We ran the Hole In The Rock Trail in 2013, and we were on a mission to run Hole In The Rock Road in 2014. It was the reason we were in Escalante. We came off of Cedar Wash Road and were soon heading down the trail, excited to see the rest of it. It was a long, hot, and bumpy ride and worth every minute of it.
Most of the start of the trail is really, really bumpy. It's full of washboards, and finding the right speed to even them out is the first challenge. We found that 35 miles per hour was about right.
We passed Harris Wash, a trail we'd need to save for a future trip. When we got to the Devil's Garden turnoff we took it, and we were happy with what we found. A pit toilet is always nice, of course, but the scenery was fantastic. We wandered in and around the hoodoos for a long time, and the day started really heating up. It was going to be hot.
We saw quite a few vehicles going in both directions along the way down the road. There were a few Jeeps but also a few SUVs. Most people were alone. We even saw an SUV cursed with two flat tires, but help was on the way and they were happy.
We came over a rise to find a herd of cattle heading down the road toward us. A friendly cowboy moved them along and we slowly crept through the crowd. We would see a lot of cows on that trip, but this was a big group. There were a lot of calves.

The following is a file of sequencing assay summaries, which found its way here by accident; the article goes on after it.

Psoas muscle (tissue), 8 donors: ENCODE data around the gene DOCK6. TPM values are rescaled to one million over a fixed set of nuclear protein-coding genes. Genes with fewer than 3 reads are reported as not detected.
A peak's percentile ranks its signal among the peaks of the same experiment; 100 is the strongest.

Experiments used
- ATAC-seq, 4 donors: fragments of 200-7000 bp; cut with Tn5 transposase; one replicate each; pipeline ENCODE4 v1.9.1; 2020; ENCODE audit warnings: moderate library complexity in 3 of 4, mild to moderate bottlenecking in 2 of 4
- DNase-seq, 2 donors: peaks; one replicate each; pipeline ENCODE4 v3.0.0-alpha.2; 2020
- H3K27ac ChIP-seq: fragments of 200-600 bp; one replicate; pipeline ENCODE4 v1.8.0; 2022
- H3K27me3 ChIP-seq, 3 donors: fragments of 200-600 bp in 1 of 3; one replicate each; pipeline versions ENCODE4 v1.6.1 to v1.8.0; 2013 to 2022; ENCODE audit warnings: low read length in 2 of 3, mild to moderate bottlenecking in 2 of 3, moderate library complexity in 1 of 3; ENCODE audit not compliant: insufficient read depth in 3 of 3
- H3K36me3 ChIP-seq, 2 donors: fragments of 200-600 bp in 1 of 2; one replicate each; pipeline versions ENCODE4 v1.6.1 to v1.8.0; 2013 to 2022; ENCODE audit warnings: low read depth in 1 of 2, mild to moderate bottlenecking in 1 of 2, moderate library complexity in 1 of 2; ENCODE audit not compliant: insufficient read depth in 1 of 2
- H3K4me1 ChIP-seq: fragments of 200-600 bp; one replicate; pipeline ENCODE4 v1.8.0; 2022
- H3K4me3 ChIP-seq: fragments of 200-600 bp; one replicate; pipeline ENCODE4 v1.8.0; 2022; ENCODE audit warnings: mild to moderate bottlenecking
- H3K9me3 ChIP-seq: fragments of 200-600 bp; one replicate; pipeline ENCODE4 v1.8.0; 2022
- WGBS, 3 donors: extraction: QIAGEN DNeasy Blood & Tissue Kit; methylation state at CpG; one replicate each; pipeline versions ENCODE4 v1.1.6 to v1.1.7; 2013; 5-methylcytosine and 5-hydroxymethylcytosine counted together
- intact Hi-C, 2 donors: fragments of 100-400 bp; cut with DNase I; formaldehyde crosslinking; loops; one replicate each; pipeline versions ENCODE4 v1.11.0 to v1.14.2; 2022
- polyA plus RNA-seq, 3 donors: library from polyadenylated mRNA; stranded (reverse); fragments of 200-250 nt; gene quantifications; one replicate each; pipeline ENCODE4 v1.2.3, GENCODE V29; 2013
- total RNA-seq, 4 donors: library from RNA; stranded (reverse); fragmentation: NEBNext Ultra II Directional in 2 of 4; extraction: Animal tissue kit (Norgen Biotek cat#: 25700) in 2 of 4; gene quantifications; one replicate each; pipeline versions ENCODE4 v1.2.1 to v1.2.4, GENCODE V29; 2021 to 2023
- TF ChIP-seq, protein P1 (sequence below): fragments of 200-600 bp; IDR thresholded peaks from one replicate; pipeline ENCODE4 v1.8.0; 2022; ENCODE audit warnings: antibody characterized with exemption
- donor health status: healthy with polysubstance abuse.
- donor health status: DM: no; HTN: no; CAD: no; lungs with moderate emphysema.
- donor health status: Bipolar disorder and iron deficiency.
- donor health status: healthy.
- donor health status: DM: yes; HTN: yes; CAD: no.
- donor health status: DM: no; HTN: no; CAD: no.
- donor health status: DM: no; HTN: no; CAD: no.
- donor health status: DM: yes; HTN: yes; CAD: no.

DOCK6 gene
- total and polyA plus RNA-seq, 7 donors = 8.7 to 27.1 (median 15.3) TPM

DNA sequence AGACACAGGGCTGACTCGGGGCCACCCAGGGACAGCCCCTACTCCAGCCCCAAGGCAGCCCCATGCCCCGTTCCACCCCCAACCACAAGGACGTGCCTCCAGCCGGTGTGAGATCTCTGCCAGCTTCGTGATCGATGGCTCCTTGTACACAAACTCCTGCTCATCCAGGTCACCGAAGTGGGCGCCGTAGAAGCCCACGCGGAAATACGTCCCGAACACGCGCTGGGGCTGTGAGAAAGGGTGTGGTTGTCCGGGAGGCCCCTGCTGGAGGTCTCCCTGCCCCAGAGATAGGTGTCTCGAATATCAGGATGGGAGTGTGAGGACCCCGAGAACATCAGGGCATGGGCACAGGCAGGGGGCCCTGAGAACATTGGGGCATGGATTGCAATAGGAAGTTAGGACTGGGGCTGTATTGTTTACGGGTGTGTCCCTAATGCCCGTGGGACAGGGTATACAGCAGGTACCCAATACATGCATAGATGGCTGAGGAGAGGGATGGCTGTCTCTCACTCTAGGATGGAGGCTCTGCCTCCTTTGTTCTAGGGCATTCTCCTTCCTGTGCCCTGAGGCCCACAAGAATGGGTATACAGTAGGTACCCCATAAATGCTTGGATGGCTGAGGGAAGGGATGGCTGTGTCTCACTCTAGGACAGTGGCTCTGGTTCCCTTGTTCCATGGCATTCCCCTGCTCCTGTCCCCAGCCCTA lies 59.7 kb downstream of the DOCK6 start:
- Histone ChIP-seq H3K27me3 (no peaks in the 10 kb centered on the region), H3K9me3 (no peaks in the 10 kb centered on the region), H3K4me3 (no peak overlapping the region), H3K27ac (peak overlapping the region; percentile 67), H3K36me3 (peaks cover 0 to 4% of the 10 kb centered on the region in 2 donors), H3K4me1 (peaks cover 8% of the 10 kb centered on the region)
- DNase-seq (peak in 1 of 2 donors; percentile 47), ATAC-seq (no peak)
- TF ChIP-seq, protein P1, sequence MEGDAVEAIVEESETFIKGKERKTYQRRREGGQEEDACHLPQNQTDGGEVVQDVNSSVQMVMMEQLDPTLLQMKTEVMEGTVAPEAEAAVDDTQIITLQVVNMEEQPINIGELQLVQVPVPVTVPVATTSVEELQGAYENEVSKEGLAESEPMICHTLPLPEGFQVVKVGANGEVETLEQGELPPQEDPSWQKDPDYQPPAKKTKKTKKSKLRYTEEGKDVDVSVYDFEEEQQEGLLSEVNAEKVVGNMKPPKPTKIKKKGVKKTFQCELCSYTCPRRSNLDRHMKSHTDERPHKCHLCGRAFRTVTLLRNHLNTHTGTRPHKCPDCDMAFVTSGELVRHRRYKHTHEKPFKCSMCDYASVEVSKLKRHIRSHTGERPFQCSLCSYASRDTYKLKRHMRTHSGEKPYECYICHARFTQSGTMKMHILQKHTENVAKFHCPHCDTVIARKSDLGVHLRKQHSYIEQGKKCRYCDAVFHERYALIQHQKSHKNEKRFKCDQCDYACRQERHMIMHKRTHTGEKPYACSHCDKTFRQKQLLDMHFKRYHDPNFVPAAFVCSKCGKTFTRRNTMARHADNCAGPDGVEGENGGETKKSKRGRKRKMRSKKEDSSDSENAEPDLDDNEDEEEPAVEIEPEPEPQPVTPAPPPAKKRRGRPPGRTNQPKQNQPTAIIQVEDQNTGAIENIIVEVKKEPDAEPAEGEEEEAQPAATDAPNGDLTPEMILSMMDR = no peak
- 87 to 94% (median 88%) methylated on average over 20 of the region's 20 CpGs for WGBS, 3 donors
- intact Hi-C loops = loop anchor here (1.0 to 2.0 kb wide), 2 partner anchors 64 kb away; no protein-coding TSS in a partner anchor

Our first real stop after Devil's Garden was at Dance Hall Rock. We got out to stretch our legs, and some of us went up to the rock. It's big, and it must have hosted some fun parties. We noticed that the trail got rougher past that point.
We were in and out of washes for a bit, and we saw both ends of the Fiftymile Bench trail go by. We planned on doing that on the way back, and it seemed crazy that it would take us up the side of the Straight Cliffs.
The scenery changed from red dirt and green patches to pale dirt and slickrock. We stopped at a random plaque just past Fiftymile Point and it mentioned the Hole In The Rock Arch. Just like our trip along Cedar Wash Road, we looked for it but didn't find it. It was such a random thing! Luckily, it was easier to spot on the way back and we found it near the end of Fiftymile Point high above us. The plaque was still pretty random.
We started across the huge slab of slickrock and the trail was a bit rougher, but it was still not a concern. We weaved around rock outcroppings, up hills, and around curves. When we spotted the actual Hole In The Rock we hurried to get there.
We had it to ourselves, and it was really awesome. There was a plaque and a kiosk with information, and we stopped for lunch and wandering around. It was so crazy to think about what the pioneers did to get through the area. It didn't seem even possible!
It was so hot, but we stayed for a while. There was a lot of exploring to do. The water in Lake Powell below us looked so cool, blue, and inviting, but there was no way to get to it. A big boat sat at the bottom of the crack in the water and we wondered if they were looking at us, too.
All good things must come to an end, so we eventually headed back the way we came. We'd finally seen both halves of Hole In The Rock and we were happy.